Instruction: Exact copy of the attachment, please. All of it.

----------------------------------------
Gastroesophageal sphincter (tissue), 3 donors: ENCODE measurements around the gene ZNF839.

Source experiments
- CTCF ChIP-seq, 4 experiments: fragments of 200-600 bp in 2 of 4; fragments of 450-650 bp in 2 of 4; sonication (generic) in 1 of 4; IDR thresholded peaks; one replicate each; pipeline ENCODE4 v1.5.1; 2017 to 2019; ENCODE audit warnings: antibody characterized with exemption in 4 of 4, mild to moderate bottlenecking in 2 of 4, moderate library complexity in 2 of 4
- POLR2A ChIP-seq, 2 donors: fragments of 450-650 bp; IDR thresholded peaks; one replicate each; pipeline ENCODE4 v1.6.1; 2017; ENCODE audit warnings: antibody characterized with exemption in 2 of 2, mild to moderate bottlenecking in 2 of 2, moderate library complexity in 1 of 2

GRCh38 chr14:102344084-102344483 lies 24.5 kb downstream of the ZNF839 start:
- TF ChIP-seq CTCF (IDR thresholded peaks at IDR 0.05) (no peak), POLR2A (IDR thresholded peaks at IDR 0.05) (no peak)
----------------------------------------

Gastroesophageal sphincter (tissue), 3 donors: ENCODE measurements around the gene ZNF839.

Source experiments
- CTCF ChIP-seq, 4 experiments: fragments of 200-600 bp in 2 of 4; fragments of 450-650 bp in 2 of 4; sonication (generic) in 1 of 4; IDR thresholded peaks; one replicate each; pipeline ENCODE4 v1.5.1; 2017 to 2019; ENCODE audit warnings: antibody characterized with exemption in 4 of 4, mild to moderate bottlenecking in 2 of 4, moderate library complexity in 2 of 4
- POLR2A ChIP-seq, 2 donors: fragments of 450-650 bp; IDR thresholded peaks; one replicate each; pipeline ENCODE4 v1.6.1; 2017; ENCODE audit warnings: antibody characterized with exemption in 2 of 2, mild to moderate bottlenecking in 2 of 2, moderate library complexity in 1 of 2

GRCh38 chr14:102344084-102344483 lies 24.5 kb downstream of the ZNF839 start:
- TF ChIP-seq CTCF (IDR thresholded peaks at IDR 0.05) (no peak), POLR2A (IDR thresholded peaks at IDR 0.05) (no peak)